The Hatchet’s May 2 editorial (“Preventing Rape”) presented some valuable information to the GW community. But The Hatchet’s criticism is misdirected, it buried and doubted the most important data regarding sexual assaults at GW: the involvement of alcohol.
Alcohol use and abuse is the one common denominator in every case of sexual assault at GW this academic year. To educate otherwise is “stifling sexual assault education at GW.”
Responsible use of alcohol is a challenge facing all college students. But alcohol abuse does not mitigate students’ bad decisions. The intoxication is voluntary and so are the behaviors that follow. Students must be held accountable for those behaviors.
Of those sexual assaults reported to University officials, all of the assailants were known to the sexual assault survivor. Thus the likely scenario for a sexual assault at GW runs something like this:
Students consume alcohol. Perhaps they drink too much and go beyond their normal limits. Two people find themselves in situations where the lines between appropriate and inappropriate behavior seem blurred. Someone chooses to act on an impulse, and the other is sexually assaulted.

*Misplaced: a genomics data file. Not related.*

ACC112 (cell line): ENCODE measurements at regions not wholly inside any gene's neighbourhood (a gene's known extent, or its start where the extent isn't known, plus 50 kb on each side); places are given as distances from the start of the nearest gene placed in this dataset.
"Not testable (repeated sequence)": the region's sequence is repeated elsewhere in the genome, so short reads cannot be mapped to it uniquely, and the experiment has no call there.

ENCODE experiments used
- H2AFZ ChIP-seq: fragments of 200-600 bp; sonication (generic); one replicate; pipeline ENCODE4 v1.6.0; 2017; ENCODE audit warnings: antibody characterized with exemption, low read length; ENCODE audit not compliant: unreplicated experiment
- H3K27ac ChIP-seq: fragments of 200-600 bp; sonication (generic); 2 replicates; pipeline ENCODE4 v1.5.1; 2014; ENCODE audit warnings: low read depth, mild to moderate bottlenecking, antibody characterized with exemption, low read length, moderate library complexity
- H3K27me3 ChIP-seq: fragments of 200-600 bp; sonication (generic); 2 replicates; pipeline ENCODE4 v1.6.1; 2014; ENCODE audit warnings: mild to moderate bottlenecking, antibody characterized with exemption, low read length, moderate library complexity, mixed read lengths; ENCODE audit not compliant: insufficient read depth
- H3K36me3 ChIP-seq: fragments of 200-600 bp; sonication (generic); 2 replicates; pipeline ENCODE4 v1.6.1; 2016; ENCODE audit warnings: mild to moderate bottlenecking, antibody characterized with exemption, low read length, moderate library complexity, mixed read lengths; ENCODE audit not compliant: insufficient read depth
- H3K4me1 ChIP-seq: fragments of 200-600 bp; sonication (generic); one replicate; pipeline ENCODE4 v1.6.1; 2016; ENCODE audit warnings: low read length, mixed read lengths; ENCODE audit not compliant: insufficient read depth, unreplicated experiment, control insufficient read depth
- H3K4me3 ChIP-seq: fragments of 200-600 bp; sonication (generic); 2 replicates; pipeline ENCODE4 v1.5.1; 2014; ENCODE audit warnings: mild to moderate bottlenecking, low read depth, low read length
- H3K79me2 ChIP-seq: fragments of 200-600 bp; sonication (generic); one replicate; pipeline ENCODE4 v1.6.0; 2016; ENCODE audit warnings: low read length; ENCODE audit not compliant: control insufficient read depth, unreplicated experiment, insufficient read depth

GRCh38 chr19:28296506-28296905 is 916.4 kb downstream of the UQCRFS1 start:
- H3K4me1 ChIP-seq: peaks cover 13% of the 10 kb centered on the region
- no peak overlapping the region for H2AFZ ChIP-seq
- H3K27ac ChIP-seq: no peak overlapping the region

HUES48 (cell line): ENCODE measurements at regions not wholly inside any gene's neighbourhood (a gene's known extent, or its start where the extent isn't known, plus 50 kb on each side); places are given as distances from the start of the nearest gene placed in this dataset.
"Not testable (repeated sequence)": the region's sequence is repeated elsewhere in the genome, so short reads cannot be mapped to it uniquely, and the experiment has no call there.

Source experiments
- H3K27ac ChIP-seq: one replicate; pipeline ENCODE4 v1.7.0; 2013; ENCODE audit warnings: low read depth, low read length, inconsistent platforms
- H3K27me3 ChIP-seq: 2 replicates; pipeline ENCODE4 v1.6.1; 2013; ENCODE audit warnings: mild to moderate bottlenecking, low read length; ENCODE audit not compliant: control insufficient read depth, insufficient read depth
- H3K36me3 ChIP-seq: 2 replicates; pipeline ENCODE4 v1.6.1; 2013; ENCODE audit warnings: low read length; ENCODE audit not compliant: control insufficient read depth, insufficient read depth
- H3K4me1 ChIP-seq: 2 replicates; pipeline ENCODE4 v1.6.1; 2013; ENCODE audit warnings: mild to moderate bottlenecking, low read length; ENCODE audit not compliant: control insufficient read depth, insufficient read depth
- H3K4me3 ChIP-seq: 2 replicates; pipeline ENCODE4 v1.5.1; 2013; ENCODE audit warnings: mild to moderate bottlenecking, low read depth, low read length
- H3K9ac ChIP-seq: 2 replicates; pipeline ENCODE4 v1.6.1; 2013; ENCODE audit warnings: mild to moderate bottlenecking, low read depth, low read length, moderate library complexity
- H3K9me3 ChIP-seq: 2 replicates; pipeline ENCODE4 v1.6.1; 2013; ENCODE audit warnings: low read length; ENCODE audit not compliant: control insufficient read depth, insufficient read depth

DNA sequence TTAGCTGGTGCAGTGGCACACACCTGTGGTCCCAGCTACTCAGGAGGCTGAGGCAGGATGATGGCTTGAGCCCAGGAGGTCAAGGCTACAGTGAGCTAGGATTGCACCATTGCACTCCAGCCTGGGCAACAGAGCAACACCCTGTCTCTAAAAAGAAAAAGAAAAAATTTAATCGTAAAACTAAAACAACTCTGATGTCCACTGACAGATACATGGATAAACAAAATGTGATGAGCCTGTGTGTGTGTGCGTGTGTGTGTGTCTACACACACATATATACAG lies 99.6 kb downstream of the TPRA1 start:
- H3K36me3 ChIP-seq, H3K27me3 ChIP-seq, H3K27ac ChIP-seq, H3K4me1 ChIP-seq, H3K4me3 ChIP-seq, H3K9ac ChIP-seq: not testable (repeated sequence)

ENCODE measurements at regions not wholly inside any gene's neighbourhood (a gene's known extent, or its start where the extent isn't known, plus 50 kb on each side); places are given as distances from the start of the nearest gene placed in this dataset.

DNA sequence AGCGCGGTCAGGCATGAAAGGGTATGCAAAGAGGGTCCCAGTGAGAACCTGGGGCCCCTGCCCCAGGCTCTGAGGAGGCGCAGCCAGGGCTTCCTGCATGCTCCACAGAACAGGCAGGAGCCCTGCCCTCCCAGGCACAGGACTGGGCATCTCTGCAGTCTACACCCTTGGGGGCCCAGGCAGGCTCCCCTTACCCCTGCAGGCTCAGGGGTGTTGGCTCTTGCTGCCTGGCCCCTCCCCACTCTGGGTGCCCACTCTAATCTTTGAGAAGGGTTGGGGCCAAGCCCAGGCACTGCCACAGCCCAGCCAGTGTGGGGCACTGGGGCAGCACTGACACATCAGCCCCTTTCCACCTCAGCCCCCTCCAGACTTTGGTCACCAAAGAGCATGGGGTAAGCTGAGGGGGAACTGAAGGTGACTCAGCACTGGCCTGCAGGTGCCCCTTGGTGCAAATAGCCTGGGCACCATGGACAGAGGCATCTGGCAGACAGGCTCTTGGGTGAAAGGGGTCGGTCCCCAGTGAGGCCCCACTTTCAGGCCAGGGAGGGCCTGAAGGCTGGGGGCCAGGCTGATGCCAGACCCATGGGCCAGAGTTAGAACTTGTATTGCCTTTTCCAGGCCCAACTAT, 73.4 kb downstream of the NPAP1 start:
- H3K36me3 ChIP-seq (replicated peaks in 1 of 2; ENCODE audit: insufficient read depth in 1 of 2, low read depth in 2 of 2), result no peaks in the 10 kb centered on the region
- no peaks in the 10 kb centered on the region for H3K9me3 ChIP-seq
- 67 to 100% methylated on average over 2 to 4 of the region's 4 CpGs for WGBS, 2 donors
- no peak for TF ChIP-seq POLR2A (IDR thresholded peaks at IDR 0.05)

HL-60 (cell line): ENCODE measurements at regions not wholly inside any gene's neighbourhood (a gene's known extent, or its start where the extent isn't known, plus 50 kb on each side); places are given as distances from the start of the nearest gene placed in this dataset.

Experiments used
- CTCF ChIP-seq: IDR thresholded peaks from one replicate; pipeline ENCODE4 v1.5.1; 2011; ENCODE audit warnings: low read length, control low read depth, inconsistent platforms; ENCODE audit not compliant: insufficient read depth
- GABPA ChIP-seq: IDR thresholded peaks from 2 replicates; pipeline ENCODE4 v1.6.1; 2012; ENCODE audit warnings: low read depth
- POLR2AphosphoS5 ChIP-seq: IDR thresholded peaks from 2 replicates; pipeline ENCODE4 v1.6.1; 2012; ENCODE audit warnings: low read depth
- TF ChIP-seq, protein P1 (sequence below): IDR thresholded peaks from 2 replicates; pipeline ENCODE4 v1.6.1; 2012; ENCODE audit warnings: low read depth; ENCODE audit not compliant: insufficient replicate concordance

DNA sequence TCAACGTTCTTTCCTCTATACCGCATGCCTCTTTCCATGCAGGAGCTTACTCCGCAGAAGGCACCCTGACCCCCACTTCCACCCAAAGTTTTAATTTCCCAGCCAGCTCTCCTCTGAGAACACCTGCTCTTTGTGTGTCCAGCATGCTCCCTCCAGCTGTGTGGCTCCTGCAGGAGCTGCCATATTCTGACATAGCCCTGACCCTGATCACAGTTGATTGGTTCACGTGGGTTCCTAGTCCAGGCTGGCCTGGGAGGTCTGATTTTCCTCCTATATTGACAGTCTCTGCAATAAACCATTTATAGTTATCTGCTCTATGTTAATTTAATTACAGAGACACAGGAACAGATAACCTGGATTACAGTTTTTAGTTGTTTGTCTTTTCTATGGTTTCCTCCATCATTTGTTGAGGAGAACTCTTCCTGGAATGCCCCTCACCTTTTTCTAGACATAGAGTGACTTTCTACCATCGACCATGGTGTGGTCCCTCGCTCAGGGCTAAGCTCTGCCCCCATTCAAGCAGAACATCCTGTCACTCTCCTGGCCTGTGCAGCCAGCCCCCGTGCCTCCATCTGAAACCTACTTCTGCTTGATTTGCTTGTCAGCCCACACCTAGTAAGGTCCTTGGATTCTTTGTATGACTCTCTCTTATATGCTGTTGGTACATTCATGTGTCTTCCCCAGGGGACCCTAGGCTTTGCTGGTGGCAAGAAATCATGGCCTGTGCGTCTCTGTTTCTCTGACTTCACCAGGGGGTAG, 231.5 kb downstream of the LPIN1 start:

The single greatest risk factor for sexual assaults at GW is alcohol consumption. Remove alcohol from the equation and the likelihood of a sexual assault occurring is reduced significantly. The exact circumstances of each incident are irrelevant. Would knowing those details truly provide the education students need? No. The University Police Department does enough by posting crime alerts on campus.
Increased reports of sexual assault show the GW community is paying attention to an important issue. The University welcomes the opportunity to work with students to educate their peers about the dangerous convergence of alcohol and sexual assault. Hopefully, in this new climate of awareness, student leaders will take the lead in launching an initiative aimed at reducing the rate of sexual assaults at GW.
-The writer is director of the Center for Alcohol and other Drug Education. Tara Woolfson and
J. Andrew Holland contributed
to this article.